Start Seeing Plants

I first encountered the term “plant blindness” when I was teaching Intro Botany for biology majors at Cabrillo Community College in Aptos, CA in 2001. The term was proposed by educators James Wandersee and Elisabeth Schussler in 1998 to describe the lack of interest in plants in the study of biology http://Wandersee&Schussler_Amer.Biol.Teacher_1999. My goal as a teacher was to help my classes overcome their blindness. Since that time, I have worked to educate others on the value and importance of plants, lichens, and fungi.

Do you have plant blindness? When you are looking at a scene, do you see a mass of green or do you notice individual plants? When you think about biology and ecology, do you think about the role plants play or are you focused on animals?

Calypso orchid at Bald Hill.

Calypso orchid at Bald Hill.

As a reader of this blog and a member of GLT, you probably already have a high degree of plant recognition. How did you get to understand the importance of plants? Did you grow up gardening? What experiences made you aware of the role plants play in your life and in the environment? What can we, as those who are plant sighted, do to help others start seeing plants?

Lichens at Lupine Meadows.

Lichens at Lupine Meadows.

One of the suggestions by Wandersee and Schussler is to become a plant mentor. Engage others in plant-centric activities. An easy activity to do with groups of all ages and abilities is to create a plant collection.

A plant press is handy but not necessary.

All you really need are clean black & white pages from the newspaper, heavy books, a flat surface, a dry place to store the plants, some label material (white paper will do fine), a writing utensil, and depending on how detailed you want to get, a compass/GPS. Most folks now have access to smart phones with many apps for identifying location and some pretty good plant photo books. One I use is Wildflowers of the Pacific Northwest.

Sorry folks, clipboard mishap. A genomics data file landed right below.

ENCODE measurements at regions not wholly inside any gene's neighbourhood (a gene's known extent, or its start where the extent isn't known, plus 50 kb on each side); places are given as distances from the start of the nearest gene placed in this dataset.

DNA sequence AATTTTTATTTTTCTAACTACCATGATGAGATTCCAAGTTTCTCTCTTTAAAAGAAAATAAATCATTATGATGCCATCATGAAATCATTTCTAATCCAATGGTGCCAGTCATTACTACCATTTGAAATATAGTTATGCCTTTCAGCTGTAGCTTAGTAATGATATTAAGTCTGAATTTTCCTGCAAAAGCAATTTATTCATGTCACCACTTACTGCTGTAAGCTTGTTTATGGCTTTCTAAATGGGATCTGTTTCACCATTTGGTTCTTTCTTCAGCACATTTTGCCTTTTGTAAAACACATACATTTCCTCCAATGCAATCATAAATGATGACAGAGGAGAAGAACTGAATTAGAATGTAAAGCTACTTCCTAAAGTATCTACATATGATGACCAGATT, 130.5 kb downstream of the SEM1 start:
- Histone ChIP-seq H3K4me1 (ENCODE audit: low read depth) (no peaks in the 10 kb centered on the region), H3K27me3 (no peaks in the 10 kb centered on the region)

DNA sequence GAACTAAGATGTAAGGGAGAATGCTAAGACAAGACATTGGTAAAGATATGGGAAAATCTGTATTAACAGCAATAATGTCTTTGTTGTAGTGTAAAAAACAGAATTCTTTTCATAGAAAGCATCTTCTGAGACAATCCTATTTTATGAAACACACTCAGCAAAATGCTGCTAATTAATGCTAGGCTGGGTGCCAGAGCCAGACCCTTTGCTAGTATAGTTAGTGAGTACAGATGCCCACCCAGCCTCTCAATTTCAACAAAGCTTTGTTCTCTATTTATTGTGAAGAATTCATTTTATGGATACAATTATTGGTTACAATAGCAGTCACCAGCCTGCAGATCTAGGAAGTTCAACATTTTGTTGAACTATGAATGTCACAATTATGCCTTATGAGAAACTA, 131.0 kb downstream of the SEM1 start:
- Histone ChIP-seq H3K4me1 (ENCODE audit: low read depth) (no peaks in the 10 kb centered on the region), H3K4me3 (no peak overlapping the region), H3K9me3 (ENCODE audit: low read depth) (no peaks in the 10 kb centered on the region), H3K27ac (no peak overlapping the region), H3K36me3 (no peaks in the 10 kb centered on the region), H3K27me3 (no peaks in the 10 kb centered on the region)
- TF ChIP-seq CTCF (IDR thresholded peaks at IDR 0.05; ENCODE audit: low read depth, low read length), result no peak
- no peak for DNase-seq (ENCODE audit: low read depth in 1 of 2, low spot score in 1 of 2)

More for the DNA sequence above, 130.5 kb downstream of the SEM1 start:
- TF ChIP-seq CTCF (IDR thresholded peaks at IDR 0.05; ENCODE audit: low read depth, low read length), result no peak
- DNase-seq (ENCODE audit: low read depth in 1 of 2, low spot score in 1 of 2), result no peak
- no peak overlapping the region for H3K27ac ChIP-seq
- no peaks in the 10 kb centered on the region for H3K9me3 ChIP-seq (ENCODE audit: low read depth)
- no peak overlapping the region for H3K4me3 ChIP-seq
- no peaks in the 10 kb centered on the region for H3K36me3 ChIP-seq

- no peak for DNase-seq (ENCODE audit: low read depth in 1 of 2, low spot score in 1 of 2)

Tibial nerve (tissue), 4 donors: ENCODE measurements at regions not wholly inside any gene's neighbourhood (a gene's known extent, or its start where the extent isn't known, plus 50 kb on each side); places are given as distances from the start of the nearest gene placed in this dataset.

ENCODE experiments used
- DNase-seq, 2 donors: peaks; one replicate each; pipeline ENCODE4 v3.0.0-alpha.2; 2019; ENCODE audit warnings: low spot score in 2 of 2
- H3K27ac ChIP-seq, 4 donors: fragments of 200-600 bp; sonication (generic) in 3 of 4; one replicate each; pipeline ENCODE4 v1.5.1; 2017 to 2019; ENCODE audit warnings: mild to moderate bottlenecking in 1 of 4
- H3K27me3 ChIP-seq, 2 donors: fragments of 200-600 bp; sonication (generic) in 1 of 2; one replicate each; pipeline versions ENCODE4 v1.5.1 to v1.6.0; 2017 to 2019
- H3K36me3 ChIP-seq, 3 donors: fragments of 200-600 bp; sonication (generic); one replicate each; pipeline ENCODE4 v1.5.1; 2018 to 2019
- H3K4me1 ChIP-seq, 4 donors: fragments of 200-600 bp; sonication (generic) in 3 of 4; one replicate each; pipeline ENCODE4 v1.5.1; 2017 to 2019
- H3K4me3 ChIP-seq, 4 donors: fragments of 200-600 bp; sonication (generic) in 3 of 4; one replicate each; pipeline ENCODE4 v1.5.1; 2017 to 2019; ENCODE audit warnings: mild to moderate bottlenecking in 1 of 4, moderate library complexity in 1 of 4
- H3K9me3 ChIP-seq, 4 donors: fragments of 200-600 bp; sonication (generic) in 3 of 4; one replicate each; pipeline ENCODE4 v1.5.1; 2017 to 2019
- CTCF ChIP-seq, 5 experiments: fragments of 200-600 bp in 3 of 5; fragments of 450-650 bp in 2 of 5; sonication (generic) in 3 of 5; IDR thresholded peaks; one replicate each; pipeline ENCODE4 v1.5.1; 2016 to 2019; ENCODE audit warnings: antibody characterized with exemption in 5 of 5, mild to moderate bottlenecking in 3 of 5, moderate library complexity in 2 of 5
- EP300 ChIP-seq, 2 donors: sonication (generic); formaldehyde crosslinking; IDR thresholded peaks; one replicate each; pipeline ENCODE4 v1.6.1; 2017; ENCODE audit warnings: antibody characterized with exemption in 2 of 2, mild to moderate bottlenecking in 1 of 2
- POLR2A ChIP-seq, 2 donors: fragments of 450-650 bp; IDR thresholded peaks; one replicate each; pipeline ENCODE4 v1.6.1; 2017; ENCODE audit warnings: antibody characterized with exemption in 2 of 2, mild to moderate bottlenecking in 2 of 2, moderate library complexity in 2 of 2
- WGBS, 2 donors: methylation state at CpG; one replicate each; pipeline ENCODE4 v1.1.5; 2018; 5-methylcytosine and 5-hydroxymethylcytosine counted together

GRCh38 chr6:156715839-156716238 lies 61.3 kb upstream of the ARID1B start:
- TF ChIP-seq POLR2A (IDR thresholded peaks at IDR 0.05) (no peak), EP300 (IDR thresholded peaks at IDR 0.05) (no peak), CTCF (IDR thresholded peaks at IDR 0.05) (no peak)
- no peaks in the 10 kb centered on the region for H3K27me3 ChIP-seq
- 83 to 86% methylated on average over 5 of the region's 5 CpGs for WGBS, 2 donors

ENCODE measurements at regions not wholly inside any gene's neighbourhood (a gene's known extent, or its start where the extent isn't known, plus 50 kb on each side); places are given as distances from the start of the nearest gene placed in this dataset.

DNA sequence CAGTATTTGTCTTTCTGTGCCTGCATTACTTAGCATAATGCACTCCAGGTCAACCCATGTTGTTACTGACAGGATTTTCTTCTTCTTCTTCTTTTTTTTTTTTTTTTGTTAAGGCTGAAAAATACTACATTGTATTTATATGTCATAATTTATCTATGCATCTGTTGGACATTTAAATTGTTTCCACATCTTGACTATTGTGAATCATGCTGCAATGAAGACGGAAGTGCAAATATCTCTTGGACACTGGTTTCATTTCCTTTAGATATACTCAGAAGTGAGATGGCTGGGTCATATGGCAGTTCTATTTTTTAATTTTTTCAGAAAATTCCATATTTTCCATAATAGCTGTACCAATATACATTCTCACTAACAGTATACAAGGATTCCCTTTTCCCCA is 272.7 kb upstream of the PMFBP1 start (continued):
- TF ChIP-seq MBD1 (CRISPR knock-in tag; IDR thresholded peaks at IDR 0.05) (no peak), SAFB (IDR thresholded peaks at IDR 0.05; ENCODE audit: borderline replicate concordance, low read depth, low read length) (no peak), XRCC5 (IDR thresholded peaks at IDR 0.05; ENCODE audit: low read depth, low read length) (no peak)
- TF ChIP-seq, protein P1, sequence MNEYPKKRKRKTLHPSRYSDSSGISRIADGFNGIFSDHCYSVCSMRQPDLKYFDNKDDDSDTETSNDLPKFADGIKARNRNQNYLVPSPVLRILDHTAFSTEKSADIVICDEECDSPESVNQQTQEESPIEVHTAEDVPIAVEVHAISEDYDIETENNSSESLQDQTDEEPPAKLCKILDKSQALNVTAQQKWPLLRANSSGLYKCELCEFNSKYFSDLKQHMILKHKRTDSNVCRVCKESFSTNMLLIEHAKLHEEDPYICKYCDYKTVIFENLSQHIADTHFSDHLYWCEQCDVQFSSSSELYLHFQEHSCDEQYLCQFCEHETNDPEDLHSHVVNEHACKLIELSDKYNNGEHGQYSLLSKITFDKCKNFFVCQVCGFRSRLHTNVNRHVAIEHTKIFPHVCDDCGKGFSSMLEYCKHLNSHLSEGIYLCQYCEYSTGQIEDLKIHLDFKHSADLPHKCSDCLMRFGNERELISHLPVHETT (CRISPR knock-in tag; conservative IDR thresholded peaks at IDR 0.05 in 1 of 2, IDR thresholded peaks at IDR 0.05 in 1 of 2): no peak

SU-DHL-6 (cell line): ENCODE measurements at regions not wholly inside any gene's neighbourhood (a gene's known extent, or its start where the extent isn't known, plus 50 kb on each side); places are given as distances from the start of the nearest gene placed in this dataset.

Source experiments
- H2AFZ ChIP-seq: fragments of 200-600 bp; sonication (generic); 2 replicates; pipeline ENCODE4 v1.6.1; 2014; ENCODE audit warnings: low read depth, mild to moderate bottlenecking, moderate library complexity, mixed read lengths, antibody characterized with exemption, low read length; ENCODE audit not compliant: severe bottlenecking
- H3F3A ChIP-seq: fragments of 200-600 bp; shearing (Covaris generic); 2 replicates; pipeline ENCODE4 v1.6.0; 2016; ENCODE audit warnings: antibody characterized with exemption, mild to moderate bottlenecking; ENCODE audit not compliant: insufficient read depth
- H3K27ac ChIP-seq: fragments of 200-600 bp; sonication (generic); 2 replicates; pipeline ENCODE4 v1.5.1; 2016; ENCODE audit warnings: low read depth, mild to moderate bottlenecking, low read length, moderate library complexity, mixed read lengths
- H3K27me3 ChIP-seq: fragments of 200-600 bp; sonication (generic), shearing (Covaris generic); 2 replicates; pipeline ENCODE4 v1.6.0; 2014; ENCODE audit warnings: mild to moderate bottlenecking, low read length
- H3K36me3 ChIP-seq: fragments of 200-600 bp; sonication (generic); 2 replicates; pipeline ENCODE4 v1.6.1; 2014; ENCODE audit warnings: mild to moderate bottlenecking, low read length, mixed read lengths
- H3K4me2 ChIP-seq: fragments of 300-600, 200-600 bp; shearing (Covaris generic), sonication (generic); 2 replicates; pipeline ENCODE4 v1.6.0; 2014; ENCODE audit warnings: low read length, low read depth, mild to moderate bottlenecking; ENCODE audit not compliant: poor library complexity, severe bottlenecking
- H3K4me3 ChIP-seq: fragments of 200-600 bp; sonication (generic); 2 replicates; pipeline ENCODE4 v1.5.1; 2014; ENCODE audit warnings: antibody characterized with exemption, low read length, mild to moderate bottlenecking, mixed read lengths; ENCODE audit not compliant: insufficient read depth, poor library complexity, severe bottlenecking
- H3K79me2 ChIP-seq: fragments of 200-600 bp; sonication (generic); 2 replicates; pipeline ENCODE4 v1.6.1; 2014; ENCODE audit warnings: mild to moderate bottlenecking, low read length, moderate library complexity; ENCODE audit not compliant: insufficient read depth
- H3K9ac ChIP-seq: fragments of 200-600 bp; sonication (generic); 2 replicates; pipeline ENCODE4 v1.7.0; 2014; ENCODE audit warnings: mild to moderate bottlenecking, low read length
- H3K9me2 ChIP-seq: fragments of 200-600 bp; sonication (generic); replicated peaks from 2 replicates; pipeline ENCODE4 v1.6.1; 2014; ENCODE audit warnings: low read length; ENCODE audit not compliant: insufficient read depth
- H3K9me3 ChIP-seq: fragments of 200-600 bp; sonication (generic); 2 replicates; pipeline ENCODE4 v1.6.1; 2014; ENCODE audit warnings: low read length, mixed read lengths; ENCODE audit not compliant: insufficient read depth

There is also a book on Trees and Shrubs by the same authors. Montana State University’s extension service has an excellent description on the proper way to collect, press, and mount plants for an herbarium collection http://MontanaStateU_PlantCollectingInstructions.

The skills this activity teaches include observation, note taking, attention to detail, compass/GPS reading, and potentially plant key usage. Collectors should get permission to collect if they are on private or government property. They should also be aware of any threatened or endangered species that might be in the collection area.

When in doubt, take a photo and get confirmation about the plant identity before collecting. The collectors observe and record details of where the plant is growing, the plant community in which it is found, pollinators using the plant, and other details that can be used to describe the location so that others can go back and see if the plant is still there in the future.

Fungus at Bald Hill Farm.

Fungus at Bald Hill Farm.

Another easy way to introduce others to plants is to plant some seeds! A cardboard egg carton makes a compostable planting tray. Fill each cell with some potting mix, add some seeds (shallow rooted plants are best), put the carton in a trough for watering, and then place in a window sill where it gets light but not too hot.

After the seeds sprout, you can then put the whole thing in your garden in one piece! There are multiple sources on the web about how to do this- one example is http://germinate-seeds-egg-cartons.html. The skills learned by participating in this activity include patience, persistence, attention to detail, and consistency.

An old legacy tree at Fitton Green.

An old legacy tree at Fitton Green.

A great resource for educators and the public is the American Society of Plant Biologists http://www.aspb.org/. They have an extensive collection of education and outreach materials, many for free. They are currently running a campaign to fight plant blindness.

Blog post and photos: Jill Bushakra, Greenbelt Volunteer Naturalist and USDA plant geneticist.